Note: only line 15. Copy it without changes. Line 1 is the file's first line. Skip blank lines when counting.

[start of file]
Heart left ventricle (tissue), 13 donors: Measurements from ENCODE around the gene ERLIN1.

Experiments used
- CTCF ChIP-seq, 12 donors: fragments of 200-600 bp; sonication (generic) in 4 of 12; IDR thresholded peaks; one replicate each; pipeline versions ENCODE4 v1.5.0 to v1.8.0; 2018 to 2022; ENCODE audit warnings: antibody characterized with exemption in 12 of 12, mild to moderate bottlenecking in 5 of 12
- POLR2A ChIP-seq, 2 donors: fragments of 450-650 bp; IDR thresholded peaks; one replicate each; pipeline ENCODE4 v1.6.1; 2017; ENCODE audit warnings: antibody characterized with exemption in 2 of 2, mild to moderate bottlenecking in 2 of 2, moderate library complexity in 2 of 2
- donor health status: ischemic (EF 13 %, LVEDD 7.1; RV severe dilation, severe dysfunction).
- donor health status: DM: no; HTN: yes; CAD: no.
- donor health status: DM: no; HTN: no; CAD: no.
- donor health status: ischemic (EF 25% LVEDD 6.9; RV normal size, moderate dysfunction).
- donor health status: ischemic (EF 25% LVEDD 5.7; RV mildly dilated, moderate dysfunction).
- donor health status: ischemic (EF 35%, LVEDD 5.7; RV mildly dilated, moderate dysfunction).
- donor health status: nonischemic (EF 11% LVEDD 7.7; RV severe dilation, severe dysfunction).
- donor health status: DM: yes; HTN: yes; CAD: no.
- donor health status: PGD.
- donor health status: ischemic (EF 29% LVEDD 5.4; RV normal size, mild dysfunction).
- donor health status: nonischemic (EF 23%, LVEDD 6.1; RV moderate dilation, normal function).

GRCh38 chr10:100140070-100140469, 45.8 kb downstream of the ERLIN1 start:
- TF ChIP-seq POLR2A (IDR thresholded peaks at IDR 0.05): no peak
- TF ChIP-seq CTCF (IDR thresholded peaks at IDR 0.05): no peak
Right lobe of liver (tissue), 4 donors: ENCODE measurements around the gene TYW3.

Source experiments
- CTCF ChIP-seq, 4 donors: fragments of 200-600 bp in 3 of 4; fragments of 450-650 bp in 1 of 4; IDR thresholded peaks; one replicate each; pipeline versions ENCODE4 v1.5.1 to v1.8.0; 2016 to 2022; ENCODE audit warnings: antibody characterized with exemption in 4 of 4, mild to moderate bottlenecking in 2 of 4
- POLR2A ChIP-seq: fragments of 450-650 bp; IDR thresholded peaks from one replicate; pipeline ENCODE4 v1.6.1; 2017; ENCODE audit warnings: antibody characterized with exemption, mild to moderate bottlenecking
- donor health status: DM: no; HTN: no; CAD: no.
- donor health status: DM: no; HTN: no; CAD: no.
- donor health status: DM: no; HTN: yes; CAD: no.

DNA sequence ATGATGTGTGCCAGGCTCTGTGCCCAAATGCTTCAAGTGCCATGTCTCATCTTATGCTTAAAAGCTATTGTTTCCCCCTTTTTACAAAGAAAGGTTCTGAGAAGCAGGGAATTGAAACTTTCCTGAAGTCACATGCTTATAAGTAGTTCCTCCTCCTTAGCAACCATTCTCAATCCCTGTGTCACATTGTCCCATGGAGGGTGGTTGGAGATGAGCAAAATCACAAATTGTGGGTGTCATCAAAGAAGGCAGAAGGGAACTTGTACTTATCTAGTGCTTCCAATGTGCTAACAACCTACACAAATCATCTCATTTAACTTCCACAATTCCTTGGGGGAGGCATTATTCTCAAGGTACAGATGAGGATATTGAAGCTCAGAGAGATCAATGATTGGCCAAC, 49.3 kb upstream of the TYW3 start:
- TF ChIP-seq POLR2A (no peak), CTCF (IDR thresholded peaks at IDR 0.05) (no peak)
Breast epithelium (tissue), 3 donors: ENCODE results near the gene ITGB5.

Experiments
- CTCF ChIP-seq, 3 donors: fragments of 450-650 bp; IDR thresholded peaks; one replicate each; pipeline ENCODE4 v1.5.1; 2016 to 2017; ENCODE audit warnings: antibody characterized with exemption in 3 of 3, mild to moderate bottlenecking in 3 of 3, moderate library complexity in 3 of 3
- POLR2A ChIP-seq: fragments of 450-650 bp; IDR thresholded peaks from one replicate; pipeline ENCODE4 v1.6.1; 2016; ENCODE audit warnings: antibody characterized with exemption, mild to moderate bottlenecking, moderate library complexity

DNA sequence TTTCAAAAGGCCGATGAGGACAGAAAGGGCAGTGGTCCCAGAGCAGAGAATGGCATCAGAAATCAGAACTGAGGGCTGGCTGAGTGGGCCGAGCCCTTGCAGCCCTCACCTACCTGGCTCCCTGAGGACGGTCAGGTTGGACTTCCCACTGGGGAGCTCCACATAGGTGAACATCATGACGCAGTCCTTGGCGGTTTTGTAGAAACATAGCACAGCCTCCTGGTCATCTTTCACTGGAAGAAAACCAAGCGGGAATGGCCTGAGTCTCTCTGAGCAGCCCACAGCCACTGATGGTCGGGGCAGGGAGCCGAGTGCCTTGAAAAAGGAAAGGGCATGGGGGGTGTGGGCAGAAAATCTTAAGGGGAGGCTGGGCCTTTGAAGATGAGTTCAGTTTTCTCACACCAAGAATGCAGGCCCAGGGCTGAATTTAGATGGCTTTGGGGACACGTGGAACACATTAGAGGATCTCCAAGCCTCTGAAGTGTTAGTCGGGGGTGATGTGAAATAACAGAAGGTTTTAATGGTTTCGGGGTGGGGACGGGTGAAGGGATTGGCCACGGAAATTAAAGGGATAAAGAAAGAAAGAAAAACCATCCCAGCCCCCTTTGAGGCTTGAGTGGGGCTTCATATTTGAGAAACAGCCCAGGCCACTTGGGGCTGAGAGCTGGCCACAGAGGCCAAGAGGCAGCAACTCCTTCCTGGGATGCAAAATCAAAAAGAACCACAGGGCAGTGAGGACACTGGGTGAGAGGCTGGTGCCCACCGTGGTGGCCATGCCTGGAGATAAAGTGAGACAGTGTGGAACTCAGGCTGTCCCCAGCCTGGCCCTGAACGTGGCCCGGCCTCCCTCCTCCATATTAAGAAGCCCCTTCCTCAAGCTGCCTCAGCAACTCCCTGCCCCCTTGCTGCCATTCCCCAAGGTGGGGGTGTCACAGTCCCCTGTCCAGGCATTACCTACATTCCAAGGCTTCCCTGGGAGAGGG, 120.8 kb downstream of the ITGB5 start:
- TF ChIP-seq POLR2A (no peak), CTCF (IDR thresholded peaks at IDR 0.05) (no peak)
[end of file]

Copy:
- donor health status: nonischemic (EF 23%, LVEDD 6.1; RV moderate dilation, normal function).